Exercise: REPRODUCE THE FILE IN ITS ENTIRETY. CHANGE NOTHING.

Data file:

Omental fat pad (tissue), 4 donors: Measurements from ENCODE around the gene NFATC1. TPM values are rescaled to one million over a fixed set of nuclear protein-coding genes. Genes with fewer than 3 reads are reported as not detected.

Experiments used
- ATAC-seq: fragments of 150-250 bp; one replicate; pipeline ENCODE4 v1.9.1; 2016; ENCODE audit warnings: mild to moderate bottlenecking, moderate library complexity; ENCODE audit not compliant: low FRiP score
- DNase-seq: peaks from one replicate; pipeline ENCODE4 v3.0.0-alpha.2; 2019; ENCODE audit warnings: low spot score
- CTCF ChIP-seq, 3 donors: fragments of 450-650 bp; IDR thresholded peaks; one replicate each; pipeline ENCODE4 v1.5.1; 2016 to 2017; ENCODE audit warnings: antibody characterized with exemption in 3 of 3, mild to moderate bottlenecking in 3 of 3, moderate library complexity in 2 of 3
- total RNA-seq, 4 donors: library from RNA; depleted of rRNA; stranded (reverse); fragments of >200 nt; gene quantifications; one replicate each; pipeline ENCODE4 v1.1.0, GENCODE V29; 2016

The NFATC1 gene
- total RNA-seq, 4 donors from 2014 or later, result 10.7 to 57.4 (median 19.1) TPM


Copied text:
Omental fat pad (tissue), 4 donors: Measurements from ENCODE around the gene NFATC1. TPM values are rescaled to one million over a fixed set of nuclear protein-coding genes. Genes with fewer than 3 reads are reported as not detected.

Experiments used
- ATAC-seq: fragments of 150-250 bp; one replicate; pipeline ENCODE4 v1.9.1; 2016; ENCODE audit warnings: mild to moderate bottlenecking, moderate library complexity; ENCODE audit not compliant: low FRiP score
- DNase-seq: peaks from one replicate; pipeline ENCODE4 v3.0.0-alpha.2; 2019; ENCODE audit warnings: low spot score
- CTCF ChIP-seq, 3 donors: fragments of 450-650 bp; IDR thresholded peaks; one replicate each; pipeline ENCODE4 v1.5.1; 2016 to 2017; ENCODE audit warnings: antibody characterized with exemption in 3 of 3, mild to moderate bottlenecking in 3 of 3, moderate library complexity in 2 of 3
- total RNA-seq, 4 donors: library from RNA; depleted of rRNA; stranded (reverse); fragments of >200 nt; gene quantifications; one replicate each; pipeline ENCODE4 v1.1.0, GENCODE V29; 2016

The NFATC1 gene
- total RNA-seq, 4 donors from 2014 or later, result 10.7 to 57.4 (median 19.1) TPM